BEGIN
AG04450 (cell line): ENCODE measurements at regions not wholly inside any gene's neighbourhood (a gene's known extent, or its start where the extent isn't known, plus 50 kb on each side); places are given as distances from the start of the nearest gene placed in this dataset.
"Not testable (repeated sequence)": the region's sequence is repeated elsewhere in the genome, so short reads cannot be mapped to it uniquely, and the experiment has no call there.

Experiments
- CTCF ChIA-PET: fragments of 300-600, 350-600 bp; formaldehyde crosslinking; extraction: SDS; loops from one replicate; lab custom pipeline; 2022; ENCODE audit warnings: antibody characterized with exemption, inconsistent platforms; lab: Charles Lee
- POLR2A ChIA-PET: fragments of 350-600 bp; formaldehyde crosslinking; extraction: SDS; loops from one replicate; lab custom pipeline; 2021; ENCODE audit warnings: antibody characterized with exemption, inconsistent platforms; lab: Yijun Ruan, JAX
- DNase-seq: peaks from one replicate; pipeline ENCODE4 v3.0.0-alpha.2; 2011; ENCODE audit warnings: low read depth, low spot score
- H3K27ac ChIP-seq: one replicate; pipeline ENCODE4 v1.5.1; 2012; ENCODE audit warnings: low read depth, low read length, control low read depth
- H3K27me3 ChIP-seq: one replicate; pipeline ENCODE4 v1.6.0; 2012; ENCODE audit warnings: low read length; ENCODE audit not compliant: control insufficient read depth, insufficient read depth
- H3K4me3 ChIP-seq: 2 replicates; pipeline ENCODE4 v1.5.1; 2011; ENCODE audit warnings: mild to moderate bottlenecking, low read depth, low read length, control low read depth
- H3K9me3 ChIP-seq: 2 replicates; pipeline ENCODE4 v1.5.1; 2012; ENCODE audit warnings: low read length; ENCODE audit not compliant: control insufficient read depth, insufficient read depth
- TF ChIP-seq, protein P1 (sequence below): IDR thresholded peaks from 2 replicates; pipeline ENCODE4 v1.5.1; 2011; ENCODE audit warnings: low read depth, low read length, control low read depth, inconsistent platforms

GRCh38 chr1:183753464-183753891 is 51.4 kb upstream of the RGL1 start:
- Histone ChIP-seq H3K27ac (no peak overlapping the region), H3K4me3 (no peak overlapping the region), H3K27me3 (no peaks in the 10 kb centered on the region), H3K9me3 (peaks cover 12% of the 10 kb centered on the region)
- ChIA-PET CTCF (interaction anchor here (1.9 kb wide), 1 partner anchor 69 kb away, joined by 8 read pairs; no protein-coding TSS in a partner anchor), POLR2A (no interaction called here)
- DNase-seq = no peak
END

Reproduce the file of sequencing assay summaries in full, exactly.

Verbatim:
AG04450 (cell line): ENCODE measurements at regions not wholly inside any gene's neighbourhood (a gene's known extent, or its start where the extent isn't known, plus 50 kb on each side); places are given as distances from the start of the nearest gene placed in this dataset.
"Not testable (repeated sequence)": the region's sequence is repeated elsewhere in the genome, so short reads cannot be mapped to it uniquely, and the experiment has no call there.

Experiments
- CTCF ChIA-PET: fragments of 300-600, 350-600 bp; formaldehyde crosslinking; extraction: SDS; loops from one replicate; lab custom pipeline; 2022; ENCODE audit warnings: antibody characterized with exemption, inconsistent platforms; lab: Charles Lee
- POLR2A ChIA-PET: fragments of 350-600 bp; formaldehyde crosslinking; extraction: SDS; loops from one replicate; lab custom pipeline; 2021; ENCODE audit warnings: antibody characterized with exemption, inconsistent platforms; lab: Yijun Ruan, JAX
- DNase-seq: peaks from one replicate; pipeline ENCODE4 v3.0.0-alpha.2; 2011; ENCODE audit warnings: low read depth, low spot score
- H3K27ac ChIP-seq: one replicate; pipeline ENCODE4 v1.5.1; 2012; ENCODE audit warnings: low read depth, low read length, control low read depth
- H3K27me3 ChIP-seq: one replicate; pipeline ENCODE4 v1.6.0; 2012; ENCODE audit warnings: low read length; ENCODE audit not compliant: control insufficient read depth, insufficient read depth
- H3K4me3 ChIP-seq: 2 replicates; pipeline ENCODE4 v1.5.1; 2011; ENCODE audit warnings: mild to moderate bottlenecking, low read depth, low read length, control low read depth
- H3K9me3 ChIP-seq: 2 replicates; pipeline ENCODE4 v1.5.1; 2012; ENCODE audit warnings: low read length; ENCODE audit not compliant: control insufficient read depth, insufficient read depth
- TF ChIP-seq, protein P1 (sequence below): IDR thresholded peaks from 2 replicates; pipeline ENCODE4 v1.5.1; 2011; ENCODE audit warnings: low read depth, low read length, control low read depth, inconsistent platforms

GRCh38 chr1:183753464-183753891 is 51.4 kb upstream of the RGL1 start:
- Histone ChIP-seq H3K27ac (no peak overlapping the region), H3K4me3 (no peak overlapping the region), H3K27me3 (no peaks in the 10 kb centered on the region), H3K9me3 (peaks cover 12% of the 10 kb centered on the region)
- ChIA-PET CTCF (interaction anchor here (1.9 kb wide), 1 partner anchor 69 kb away, joined by 8 read pairs; no protein-coding TSS in a partner anchor), POLR2A (no interaction called here)
- DNase-seq = no peak